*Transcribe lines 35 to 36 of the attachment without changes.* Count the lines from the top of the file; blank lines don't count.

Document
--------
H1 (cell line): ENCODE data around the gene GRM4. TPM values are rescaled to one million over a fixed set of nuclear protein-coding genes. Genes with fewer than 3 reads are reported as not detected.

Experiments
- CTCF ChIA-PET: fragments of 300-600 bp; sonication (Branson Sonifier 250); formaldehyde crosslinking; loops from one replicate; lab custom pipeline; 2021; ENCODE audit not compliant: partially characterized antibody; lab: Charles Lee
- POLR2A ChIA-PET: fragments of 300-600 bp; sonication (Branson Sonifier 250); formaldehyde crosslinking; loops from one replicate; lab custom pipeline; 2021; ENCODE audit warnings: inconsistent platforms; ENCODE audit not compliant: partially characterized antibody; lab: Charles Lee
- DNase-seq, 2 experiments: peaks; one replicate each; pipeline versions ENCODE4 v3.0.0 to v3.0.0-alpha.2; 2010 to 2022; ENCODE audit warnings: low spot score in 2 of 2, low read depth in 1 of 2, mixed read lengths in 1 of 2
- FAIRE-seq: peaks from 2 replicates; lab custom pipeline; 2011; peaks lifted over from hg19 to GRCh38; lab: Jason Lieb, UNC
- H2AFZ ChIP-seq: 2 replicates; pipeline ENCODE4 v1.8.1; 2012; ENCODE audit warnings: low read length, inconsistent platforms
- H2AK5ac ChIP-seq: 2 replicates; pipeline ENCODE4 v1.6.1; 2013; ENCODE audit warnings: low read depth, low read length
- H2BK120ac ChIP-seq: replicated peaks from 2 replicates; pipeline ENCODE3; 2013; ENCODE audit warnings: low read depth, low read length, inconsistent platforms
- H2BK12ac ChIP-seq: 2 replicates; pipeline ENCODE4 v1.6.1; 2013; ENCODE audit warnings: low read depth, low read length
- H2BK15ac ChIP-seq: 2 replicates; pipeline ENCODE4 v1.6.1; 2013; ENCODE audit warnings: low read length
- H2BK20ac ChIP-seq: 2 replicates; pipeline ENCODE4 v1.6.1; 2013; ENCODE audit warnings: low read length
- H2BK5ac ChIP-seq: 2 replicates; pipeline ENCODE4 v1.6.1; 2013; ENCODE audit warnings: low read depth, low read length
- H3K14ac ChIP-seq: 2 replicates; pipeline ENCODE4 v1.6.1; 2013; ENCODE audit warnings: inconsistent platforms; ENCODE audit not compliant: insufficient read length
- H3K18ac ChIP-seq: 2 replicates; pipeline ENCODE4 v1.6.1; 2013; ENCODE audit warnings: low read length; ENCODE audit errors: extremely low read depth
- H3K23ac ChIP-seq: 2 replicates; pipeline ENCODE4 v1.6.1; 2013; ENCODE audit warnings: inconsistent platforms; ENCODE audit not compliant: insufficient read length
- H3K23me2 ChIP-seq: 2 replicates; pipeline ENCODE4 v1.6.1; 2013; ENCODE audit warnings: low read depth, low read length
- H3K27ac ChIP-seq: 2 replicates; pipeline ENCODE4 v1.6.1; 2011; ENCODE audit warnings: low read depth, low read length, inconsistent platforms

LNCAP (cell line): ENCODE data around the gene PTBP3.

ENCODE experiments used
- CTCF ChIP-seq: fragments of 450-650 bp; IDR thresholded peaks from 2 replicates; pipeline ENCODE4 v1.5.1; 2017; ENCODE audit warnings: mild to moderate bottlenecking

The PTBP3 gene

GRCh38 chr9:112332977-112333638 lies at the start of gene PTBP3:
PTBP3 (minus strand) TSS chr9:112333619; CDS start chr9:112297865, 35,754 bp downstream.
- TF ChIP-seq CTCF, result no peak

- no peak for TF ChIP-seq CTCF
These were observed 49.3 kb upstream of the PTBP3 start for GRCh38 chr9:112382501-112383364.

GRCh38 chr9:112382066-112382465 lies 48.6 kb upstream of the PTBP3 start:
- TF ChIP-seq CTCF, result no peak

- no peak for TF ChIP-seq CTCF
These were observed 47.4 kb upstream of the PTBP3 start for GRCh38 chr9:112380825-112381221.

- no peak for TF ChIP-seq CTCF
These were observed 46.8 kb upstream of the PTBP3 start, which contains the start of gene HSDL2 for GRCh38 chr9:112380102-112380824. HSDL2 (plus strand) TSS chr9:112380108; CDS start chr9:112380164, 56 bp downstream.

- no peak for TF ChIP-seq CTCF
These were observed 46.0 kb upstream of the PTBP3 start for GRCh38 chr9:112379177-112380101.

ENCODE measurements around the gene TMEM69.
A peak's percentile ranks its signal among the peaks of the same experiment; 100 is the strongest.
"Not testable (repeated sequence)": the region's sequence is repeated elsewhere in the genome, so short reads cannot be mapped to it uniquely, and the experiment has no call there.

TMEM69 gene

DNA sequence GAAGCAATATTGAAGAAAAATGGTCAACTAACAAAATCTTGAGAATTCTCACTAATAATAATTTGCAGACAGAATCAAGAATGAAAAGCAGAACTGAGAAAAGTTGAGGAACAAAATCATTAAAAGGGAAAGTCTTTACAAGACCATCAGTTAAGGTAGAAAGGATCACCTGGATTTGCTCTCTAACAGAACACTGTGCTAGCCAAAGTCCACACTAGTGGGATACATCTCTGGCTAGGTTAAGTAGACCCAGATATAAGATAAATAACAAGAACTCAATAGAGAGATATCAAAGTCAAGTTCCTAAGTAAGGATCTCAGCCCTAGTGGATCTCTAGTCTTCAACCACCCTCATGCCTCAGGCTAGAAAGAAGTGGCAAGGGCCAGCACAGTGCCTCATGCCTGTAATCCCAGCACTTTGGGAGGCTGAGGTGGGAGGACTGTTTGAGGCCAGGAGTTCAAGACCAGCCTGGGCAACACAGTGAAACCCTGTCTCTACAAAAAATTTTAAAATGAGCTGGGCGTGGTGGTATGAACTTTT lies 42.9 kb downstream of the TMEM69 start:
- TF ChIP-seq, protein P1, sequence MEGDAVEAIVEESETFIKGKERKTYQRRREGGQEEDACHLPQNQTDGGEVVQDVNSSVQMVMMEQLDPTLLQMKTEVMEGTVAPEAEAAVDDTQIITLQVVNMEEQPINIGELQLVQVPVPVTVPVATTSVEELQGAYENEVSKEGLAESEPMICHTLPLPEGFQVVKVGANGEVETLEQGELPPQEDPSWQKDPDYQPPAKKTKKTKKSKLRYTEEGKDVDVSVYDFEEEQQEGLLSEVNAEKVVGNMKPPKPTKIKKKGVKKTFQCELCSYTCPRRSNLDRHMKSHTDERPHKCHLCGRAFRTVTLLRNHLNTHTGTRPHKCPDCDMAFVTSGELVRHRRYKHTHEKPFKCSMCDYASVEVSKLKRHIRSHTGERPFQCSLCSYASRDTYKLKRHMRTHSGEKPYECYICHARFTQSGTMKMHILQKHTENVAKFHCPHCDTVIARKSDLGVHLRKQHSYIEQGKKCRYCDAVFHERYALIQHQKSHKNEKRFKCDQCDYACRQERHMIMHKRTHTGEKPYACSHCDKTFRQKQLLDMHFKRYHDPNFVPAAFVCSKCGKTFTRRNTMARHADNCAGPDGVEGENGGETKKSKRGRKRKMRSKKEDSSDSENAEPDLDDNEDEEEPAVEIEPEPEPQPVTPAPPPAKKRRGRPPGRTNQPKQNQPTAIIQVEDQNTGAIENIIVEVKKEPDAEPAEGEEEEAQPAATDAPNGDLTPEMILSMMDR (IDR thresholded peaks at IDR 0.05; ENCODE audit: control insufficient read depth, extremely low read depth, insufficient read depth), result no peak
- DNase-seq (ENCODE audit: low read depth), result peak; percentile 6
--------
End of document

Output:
These were observed 46.0 kb upstream of the PTBP3 start for GRCh38 chr9:112379177-112380101.

ENCODE measurements around the gene TMEM69.